It’s hard to not look at this special through the COVID lense. Mandel says he’s received calls and emails since it debuted with people pitching new destinations (and also inviting him back to Appleton and Lubbock), but until things can more widely and safely open up he’s obviously not going to be able to have the kind of shoulder to shoulder experiences that pump blood into his mission to show off the personality of and within these places. Assuming, of course, that Discovery feels like there’s value in future editions. And I think there is. Especially in these fractious times.

“It’s nice to see a show about different parts of America with different kinds of people,” Mandel says. “And they’re just talking about regular life stuff, about loving their town, about what they do for fun. And not having to get involved in all the other bullshit that this country has gotten sidetracked about, I feel, over the last however many years, and losing sight of the commonality of what it’s like just to exist and be alive and live in a place, and respect your neighbors.”

Mandel says all this near the end of our talk, and he’s damn right. In fact, I’m so inspired by his words in the moment that I… get sidetracked by political bullshit, remarking that it’s nice to not be distracted by the site of red hats in rural America. Which I mean as praise for the apolitical nature of the show but which I now feel sounds smug and exclusionary — the kind of big city thinkybrain nonsense that this show is pushing back on (I live in the suburbs, but aspire to be a big city elite!) And this is my favorite part of my time with Mandel — he’s post-political in a prescriptive way when it comes to the mission statement of this special.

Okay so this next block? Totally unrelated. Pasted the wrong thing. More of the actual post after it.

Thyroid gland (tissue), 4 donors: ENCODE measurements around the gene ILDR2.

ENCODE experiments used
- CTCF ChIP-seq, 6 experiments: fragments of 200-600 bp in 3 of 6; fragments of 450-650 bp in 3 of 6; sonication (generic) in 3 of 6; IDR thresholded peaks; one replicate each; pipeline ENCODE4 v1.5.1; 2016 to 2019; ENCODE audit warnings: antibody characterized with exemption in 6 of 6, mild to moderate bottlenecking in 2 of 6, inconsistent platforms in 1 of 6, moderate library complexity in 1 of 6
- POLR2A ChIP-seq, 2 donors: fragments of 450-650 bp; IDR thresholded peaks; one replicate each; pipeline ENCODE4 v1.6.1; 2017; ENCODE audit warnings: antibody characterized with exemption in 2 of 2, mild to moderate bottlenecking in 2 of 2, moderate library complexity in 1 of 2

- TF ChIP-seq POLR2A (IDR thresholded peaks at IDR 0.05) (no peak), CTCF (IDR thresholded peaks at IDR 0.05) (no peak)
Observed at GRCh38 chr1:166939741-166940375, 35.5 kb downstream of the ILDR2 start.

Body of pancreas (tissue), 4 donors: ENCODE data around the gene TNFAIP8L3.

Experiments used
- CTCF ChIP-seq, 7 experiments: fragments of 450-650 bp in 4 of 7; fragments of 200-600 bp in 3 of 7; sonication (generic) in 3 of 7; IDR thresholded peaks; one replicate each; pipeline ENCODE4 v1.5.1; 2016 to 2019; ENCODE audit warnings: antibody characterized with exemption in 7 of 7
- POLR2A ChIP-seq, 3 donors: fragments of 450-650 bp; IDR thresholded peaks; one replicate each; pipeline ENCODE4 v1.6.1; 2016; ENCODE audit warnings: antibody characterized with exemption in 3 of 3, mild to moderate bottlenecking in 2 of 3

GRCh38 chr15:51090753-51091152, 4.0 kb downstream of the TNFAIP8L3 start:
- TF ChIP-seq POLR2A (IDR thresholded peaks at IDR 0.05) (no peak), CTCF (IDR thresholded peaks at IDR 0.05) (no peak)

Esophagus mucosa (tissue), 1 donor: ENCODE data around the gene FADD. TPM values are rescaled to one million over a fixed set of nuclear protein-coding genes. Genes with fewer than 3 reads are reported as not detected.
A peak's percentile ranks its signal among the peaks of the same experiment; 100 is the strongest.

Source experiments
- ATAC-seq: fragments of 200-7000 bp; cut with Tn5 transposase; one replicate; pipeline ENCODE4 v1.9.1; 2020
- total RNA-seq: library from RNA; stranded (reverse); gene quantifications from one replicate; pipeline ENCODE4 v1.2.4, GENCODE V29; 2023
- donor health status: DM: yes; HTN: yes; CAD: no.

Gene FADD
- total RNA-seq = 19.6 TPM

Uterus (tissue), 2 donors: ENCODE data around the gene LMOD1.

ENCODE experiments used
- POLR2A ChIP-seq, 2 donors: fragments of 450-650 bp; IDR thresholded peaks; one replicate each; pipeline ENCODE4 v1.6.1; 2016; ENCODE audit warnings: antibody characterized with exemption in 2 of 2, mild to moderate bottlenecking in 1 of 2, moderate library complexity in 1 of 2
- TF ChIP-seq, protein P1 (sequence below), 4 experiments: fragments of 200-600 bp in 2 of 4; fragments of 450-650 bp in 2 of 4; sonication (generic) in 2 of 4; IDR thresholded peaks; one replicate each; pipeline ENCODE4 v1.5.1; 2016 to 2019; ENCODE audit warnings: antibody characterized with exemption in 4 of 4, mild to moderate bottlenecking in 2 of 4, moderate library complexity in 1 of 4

“Even if there is a red hat to be seen, that’s fine. We don’t want to talk about politics,” he responds. “I could be sitting there talking to a guy in a red hat. He could be wearing whatever hat, and as long as he is talking about what kind of Mac and Cheese burns a hole in your mouth and what they like to do on the weekend, that’s great. That’s 99% of what makes us human beings, regardless of our political affiliation.”

Let’s forget dumb divide-y labels and just eat fiery mac and cheese together for fifteen minutes is a unique pitch and one a lot of people might reject right now when all we can see are red hats and bumper stickers… rivals, villains, enemies. But seeing people as neighbors and remembering our commonality — even while the most universally affecting thing of our lives somehow gets used to press on our fractures — feels like… a start?